Kneehigh Theater brings innovative ‘Tristan’ to World’s Stages
By Mary Houlihan For Sun-Times Media March 26, 2014 11:10AM
Tristan (Andrew Durand) and Yseult (Etta Murfitt) in star in Kneehigh’s “Tristan & Yseult,” a World’s Stage production from Cornwall, England, which will be presented at Chicago Shakespeare Theater. | Photo by Heidi Bohnenkamp
Tristan & Yseult
♦ March 30-April 13
♦ Chicago Shakespeare Theatre, 800 E. Grand
♦ Tickets, $60-$70
♦ (312) 595-5600;
Updated: April 29, 2014 6:15AM
Over the past decade, Chicago Shakespeare Theater’s World Stages series has become an important venue for some very exciting work by companies from around the globe, including the National Theatre of Scotland, Dublin’s Abbey Theatre, Galway’s Druid Theatre, London’s Globe Theatre, Paris’ La Comedie Francaise and South Africa’s Farber Foundry.
Now add to that list Kneehigh, a theater company tucked away in Cornwall in the southwest corner of England. For its Chicago debut, the company will stage its groundbreaking production of “Tristan & Yseult,” directed and adapted by co-artistic director Emma Rice with writers Carl Grose and Anna Maria Murphy.
Founded by Mike Shepherd in 1980, Kneehigh has grown from its Cornish origins to become one of the United Kingdom’s most enterprising and innovative theater companies without ever losing its ensemble spirit. The company continues to draw inspiration from Cornwall’s landscape, history, people and culture.
First staged in 2006, “Tristan & Yseult” has become Kneehigh’s best-known work, a cult favorite of fans who sing the praises of the company’s creative energy. It’s an ancient legend about a Cornish prince (Tristan) and an Irish princess (Yseult) who are consumed by a dangerous, adulterous love affair. The tale is thought to have influenced the Arthurian romance of Lancelot and Guinevere; today it’s most often thought of as the Wagner opera “Tristan & Isolde.”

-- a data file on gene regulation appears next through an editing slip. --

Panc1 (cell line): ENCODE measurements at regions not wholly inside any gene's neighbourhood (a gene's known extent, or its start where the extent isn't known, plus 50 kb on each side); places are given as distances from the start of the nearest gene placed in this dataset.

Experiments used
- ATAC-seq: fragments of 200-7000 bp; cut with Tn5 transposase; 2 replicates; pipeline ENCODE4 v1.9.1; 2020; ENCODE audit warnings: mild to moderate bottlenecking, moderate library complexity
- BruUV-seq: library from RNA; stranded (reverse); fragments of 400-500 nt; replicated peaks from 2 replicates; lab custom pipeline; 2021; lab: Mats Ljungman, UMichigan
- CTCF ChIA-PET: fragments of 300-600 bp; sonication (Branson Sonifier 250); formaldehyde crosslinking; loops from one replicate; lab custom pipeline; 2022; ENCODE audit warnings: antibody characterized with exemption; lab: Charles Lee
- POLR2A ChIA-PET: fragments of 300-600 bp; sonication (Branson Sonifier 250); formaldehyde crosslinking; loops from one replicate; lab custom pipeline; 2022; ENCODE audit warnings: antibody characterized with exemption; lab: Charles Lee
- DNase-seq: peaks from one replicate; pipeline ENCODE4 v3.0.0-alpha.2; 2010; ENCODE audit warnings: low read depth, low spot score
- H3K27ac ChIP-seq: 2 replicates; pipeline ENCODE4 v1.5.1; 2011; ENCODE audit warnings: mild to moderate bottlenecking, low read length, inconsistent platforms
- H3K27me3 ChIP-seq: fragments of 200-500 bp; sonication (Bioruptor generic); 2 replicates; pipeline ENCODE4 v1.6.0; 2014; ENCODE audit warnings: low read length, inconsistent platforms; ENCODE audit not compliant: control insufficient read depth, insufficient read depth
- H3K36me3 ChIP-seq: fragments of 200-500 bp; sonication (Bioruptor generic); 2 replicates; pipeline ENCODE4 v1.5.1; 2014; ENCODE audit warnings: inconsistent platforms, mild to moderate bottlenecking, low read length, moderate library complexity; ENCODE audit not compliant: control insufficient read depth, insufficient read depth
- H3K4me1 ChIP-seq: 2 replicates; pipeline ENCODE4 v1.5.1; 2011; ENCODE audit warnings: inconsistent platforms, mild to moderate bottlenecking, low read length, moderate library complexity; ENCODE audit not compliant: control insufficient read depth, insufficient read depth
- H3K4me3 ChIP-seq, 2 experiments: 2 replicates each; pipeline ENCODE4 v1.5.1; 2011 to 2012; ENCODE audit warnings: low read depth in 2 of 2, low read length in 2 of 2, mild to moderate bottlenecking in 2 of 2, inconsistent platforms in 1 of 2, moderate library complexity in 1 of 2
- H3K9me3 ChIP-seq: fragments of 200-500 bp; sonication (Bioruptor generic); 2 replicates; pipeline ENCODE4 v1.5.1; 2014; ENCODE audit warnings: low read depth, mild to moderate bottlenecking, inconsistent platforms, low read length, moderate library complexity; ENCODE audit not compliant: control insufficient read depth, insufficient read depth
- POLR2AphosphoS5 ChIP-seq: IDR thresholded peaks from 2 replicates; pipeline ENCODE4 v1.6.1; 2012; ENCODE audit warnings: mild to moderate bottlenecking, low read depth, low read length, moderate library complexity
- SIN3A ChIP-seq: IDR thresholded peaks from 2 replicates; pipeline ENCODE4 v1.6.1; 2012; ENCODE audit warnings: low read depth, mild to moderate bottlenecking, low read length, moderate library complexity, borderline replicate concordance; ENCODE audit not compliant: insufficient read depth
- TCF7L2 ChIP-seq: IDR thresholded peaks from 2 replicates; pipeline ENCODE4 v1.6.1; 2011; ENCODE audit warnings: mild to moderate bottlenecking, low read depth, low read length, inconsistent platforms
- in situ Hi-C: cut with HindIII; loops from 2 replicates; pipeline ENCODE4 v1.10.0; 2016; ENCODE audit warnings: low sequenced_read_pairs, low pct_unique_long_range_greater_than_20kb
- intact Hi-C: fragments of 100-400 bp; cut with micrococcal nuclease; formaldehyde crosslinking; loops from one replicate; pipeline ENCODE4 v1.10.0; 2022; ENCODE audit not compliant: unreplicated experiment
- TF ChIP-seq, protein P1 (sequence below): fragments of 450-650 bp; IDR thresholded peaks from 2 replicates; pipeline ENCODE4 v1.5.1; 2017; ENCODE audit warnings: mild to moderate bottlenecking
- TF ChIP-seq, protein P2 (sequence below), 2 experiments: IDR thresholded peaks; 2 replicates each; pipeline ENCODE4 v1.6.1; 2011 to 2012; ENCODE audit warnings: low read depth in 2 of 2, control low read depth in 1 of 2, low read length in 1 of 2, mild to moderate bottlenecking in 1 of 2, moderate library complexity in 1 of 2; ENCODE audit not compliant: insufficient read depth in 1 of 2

Kneehigh wanted to bring the classic tale back to its roots.
“We thought it was time to retake possession of the story and retell it straight out of Cornwall,” Rice says. “Tristan & Yseult” was first created as an outdoor piece and performed in a ruined Cornwall castle, and it has since taken on a life of its own. “The tale worked its magic on us,” Rice says. “The production has grown and developed and changed.”
To say the piece is wildly inventive is an understatement. Writers Grose and Murphy wrestled Medieval ideas and iambic pentameter into a working script, while Rice and the actors explored the themes of the ancient Celtic tale. There is drama and comedy, words and music, physical theater, circus skills and dance.
“The great thing about these ancient stories is that they’re a mess,” Rice says during a phone conversation from London. “They’ve been retold and retold over generations, over centuries, and turned into quite complicated forms. So I wasn’t terribly respectful of it because I think it exists to be retold.”
While there is “fantastic text woven throughout the piece,” Rice says from the start she never intended to simply rely on words to bring “Tristan & Yseult” to life.
“There are whole scenes with no words, whole scenes told with music,” Rice notes. “The piece really is kind of punk rock in its deconstruction.”
Rice, who is one of Britain’s most dynamic theater directors, joined Kneehigh in 1994 and laughingly says she “still feels like the new girl.” She ended up there by chance and fell in love with the place, the people and the company. “There’s very little theater being created in the U.K. with a regional voice,” Rice says. “And I feel incredibly lucky to have found Kneehigh and helped extend its voice.”
While Rice chooses the starting point for the creation of a show such as “Tristan & Yseult,” it is the collaboration with the entire company — an organic mix of writers, designers and actors — that brings a grain of an idea to life. She says she finds inspiration in like-minded innovative companies and artists such as Britain’s Complicite, Canada’s Robert Lepage and German choreographer Pina Bausch.
“I think Kneehigh has become good at telling stories in a way that is all our own,” Rice says. “Everything is created by the company so it’s hard to detect which idea comes from where. And I’m at the center of it all giving out inspiration and collecting the ideas that work and assembling them into a whole.”